Pages can be simply lines of writing, but can also includes tables of information with tags, dates and deadlines as well as links and formatting options to make any and all notes neat and effective.

The app has a tonne of templates to sort out anything and everything you need to be organised.

This includes pages to organise job applications, calculate grades, take Cornell notes, course syllabuses, and thesis planning.

It’s also so beautiful that you’ll be happy to open it up and take notes in class.

It’s customisation options also mean you can decorate any page as you like.

AND everything you do on your mobile seamlessly syncs with the desktop version of Notion. You can access your notes at anytime.

See my full post about how I use Notion, here.

It’s also included in my must-have Chrome extensions for students, here.

Quizlet

Quizlet is the one of the apps for students that you really need to up your study game when exams come around.

Like other popular studying apps, Quizlet is a flashcard based system.

It’s free (unlike a few other flashcard app options) and makes it super easy to access study materials on both your computer and mobile at anytime.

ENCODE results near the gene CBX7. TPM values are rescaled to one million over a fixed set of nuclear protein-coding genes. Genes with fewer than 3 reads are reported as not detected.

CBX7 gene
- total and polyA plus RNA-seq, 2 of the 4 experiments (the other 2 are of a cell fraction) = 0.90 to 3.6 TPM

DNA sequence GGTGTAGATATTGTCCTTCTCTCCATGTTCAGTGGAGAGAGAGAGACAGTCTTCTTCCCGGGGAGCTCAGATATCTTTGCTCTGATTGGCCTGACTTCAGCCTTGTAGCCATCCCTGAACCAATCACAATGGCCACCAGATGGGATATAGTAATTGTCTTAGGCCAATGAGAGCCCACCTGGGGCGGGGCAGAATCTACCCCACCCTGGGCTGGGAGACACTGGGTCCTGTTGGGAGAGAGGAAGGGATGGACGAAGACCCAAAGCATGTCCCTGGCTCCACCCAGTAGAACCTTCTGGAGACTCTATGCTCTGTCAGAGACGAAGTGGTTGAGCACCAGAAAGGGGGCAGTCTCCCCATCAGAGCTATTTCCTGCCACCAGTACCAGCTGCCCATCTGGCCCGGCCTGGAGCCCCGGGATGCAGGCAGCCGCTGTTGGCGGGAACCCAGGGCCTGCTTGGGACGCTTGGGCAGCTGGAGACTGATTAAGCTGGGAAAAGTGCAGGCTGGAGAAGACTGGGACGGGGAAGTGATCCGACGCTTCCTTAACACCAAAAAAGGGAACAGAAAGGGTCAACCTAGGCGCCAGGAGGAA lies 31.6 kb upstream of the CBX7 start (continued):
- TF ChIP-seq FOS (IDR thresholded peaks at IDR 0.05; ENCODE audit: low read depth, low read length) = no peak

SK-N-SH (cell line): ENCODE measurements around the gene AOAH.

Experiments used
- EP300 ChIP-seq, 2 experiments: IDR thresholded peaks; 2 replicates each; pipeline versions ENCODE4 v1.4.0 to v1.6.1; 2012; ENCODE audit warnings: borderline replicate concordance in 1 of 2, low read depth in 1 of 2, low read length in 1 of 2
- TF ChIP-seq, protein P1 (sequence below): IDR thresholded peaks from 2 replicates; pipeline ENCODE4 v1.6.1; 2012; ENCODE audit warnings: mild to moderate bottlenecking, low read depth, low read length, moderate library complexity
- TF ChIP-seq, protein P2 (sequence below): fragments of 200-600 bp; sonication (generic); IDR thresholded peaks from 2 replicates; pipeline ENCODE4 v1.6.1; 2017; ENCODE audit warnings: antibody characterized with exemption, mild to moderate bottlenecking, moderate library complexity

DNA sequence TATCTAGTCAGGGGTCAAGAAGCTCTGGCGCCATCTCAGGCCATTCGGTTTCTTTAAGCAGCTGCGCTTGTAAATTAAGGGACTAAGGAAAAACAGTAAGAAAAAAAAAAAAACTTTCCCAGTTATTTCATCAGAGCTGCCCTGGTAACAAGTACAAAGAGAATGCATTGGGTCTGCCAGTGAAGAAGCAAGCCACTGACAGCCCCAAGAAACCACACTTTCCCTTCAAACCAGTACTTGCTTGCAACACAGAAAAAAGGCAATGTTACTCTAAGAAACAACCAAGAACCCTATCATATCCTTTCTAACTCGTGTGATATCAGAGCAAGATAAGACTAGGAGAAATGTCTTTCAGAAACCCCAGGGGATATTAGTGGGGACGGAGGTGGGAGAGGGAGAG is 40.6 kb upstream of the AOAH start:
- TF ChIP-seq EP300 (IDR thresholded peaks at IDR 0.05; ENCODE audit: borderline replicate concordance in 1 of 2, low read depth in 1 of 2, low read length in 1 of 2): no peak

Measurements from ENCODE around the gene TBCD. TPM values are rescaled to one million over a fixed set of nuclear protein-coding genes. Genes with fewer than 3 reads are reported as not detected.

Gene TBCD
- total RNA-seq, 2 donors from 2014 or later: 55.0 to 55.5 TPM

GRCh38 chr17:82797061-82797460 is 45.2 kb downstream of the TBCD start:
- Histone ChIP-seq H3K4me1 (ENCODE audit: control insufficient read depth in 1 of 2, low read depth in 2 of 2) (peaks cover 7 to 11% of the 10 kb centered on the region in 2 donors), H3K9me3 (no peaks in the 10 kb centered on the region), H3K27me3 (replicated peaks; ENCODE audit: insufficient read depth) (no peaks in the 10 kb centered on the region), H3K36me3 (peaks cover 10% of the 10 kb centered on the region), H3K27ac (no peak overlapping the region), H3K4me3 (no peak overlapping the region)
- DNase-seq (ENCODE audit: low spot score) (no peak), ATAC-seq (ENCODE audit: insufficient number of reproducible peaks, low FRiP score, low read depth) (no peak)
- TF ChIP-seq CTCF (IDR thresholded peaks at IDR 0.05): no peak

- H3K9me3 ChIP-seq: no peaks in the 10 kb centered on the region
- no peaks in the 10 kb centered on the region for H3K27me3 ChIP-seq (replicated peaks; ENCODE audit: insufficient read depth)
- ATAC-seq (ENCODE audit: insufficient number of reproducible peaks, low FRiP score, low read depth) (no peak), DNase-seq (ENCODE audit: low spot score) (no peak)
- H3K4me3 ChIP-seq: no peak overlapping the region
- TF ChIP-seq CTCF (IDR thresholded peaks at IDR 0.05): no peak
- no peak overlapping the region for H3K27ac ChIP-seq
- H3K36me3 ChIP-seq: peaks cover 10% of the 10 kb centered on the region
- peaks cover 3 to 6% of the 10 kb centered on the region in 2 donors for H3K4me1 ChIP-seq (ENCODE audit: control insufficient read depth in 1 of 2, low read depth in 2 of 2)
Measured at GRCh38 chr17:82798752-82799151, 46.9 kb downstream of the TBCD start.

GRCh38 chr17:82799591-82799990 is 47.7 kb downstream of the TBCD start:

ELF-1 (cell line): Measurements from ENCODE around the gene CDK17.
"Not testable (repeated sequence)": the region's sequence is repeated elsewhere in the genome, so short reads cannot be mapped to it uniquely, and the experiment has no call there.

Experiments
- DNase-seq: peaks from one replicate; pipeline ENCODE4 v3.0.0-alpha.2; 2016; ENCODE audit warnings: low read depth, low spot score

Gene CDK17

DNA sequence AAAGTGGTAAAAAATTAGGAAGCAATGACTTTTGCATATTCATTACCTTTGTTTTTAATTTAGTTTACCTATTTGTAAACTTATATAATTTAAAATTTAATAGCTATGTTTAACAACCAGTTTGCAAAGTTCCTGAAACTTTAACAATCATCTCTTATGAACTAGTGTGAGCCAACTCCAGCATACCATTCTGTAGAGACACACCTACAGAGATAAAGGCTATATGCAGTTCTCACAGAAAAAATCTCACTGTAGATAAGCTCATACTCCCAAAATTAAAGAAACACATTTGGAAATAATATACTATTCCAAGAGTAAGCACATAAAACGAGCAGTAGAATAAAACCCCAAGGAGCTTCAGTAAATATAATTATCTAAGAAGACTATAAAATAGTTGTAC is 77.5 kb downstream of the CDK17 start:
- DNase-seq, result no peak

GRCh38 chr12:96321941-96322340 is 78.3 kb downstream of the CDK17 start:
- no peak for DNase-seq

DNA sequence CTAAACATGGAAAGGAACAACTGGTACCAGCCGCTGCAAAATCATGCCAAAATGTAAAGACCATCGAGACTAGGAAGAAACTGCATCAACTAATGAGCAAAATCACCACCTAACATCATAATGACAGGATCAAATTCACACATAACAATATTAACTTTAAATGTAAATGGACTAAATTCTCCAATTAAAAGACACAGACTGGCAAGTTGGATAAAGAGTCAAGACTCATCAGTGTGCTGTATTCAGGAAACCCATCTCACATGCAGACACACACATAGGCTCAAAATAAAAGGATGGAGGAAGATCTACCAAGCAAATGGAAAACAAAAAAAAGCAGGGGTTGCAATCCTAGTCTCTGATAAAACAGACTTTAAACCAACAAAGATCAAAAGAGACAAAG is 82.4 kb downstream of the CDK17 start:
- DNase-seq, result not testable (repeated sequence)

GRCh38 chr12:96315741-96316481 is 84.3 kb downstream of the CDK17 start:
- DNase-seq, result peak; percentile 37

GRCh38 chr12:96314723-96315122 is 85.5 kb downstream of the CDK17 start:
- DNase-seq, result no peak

Most important, it allows you to practice one of the most effective study techniques, active recall.

active-recall-for students

The app allows you to create flashcards of your own study material and has multiple options available for reviewing and studying.

This includes reviewing the flashcards, multiple choice quizzes, matching or full testing (which includes an assortment of review types).

While you are free to make your own study materials, you can also choose from other users flashcard sets.

If your studying for an anatomy exam – you will find no shortage of ready-made sets for you to revise.

If you want more information on why you should be using Quizlet, check out my post about active recall here. It’s neuroscience to help you hack your exam study to get you the best results possible!

reMarkable